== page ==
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The Future of Africa: Aid or Alliance. Testimonies from the Continent.

Updated: Dec 26, 2023




Itobore Diejomaoh

Hospital Director


The title of this presentation is very suggestive and I don’t think it is too daring to state that the answer is already implied in it. Even though we know it well, Africa is made up of many countries with widely varying features and needs. However, large areas are facing conditions in which many individuals are in poverty with poor access to the sufficient means to live a materially dignified life. A detailed report by the Nigerian Bureau of Statistics reports that about 40% of its 200 million population (83 million people) live on $380 per year. Just about a $1 a day. Access to basic requirements like water, healthcare and education can be extrapolated from this. The goal of fostering sustainable development is daunting.


This is clearly Africa’s problem. And though it’s easier for me to say because I am a beneficiary, but starting from the principle of solidarity, it is actually everyone’s problem. Nobody really benefits from an impoverished Africa. The fact that one can contribute towards saving lives, reducing suffering and help others in the short run is encouraging. When one considers that with giving now, he can play a role in the future development of another person, the value of that effort increases exponentially.


To understand better the needs of the continent it is necessary to grasp that public institutions in Nigeria often face bureaucratic and structural problems, including corruption, that make it difficult for them to achieve their aim. Case in point: just last year, there was a strike by Resident Doctors that lasted almost three months. This crippled the public healthcare infrastructure in the period and put pressure on private and non-profit healthcare institutions. We receive no financial support or subsidy from the government and coped the best we could. The need for better and stronger infrastructure, both physical and human was evident. More examples could be gotten simply by moving a little further back to the effects of the COVID pandemic where the inability of institutions to meet up with the challenges of the pandemic may be very hard to imagine. Its important to understand that most private non-profit institutions will require external help to achieve any reasonable capacity increase.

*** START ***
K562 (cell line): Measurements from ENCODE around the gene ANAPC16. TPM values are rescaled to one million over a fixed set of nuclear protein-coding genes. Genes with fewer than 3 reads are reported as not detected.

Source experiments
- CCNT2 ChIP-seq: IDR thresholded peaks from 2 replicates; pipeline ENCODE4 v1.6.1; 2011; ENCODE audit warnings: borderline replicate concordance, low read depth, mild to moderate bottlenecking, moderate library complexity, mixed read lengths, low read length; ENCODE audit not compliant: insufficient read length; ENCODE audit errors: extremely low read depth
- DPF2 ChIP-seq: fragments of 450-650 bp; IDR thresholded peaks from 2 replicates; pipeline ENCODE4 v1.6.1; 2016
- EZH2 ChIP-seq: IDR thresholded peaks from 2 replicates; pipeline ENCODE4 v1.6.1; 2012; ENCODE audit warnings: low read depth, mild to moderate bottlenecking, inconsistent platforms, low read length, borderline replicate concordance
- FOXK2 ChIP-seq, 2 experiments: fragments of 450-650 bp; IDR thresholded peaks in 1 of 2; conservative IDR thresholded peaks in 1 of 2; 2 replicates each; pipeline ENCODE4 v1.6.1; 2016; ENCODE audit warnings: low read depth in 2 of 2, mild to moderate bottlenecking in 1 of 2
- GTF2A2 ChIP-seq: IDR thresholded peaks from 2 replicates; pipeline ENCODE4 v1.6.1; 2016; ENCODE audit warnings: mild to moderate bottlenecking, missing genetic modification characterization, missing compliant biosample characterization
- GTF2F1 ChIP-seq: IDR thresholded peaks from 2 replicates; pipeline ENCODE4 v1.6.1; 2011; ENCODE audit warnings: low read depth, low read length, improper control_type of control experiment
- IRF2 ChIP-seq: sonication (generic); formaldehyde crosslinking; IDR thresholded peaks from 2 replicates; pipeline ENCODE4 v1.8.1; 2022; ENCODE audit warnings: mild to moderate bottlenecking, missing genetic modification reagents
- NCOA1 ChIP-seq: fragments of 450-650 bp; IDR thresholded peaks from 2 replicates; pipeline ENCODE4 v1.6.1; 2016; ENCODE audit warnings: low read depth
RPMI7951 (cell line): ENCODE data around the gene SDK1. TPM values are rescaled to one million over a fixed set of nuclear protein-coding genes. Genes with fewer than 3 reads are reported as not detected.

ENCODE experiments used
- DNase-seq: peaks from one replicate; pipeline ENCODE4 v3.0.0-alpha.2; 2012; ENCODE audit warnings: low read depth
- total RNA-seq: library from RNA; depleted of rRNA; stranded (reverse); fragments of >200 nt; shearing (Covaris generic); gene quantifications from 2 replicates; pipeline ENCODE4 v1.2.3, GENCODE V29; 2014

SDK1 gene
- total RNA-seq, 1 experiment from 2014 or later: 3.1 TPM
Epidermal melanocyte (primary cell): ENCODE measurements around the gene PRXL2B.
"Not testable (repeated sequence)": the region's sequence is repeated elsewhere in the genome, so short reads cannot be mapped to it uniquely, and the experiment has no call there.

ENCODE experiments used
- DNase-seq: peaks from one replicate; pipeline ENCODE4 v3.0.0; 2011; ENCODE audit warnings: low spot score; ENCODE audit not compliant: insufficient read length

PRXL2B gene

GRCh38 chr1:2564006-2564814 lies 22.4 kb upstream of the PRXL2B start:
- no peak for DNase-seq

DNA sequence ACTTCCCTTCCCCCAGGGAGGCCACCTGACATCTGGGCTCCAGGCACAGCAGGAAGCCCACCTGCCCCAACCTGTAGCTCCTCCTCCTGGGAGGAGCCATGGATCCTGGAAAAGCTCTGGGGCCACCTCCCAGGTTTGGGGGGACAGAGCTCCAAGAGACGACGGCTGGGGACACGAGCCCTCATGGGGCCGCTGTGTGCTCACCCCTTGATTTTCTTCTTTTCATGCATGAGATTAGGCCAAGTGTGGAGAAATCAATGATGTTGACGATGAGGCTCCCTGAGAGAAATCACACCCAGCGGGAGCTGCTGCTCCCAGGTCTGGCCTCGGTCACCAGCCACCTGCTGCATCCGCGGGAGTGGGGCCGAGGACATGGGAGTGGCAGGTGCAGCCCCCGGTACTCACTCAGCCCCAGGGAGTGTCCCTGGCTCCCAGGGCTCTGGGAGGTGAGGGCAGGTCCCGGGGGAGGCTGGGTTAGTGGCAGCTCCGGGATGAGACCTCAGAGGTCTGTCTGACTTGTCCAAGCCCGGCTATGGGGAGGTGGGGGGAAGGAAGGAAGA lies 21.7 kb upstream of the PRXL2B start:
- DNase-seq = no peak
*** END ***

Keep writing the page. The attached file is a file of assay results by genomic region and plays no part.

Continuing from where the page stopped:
A recent experience in Niger Foundation Hospital is rather encouraging and promising. There are 15 ICU beds (in varying states of operation) in Enugu State, catering to a population of 3.3 million people. This is a ratio of less 0.5 per 100,000 population compared with 8.9 per 100,000 in South Africa some hundreds of Kilometres south. During the COVID pandemic, it amounted to an insignificant number.


With the support of Harambee and the Harambee America Board, the hospital is in the process of finalising a 2-bed ICU. In addition to donating a ventilator Harambee America has offered critical care training for the nursing team. The process of identifying our need comprised of a couple of questions on where a donation could be channelled comprised of a few emails and some documentation. We managed to raise funds for another ventilator and kick-started the project.


This is the definition of high-impact support. Once fully operational the ICU-Population ratio of an entire region will be raised by almost 15 percent. Furthermore, it is entrusting it to an institution that will ensure that those beds are functional and the unit is well-run for a long time. In the not-too-distant future, there will certainly be stories of individual lives that will have been saved by this ICU. It’s just one example of how partnerships can drive impactful and sustainable change.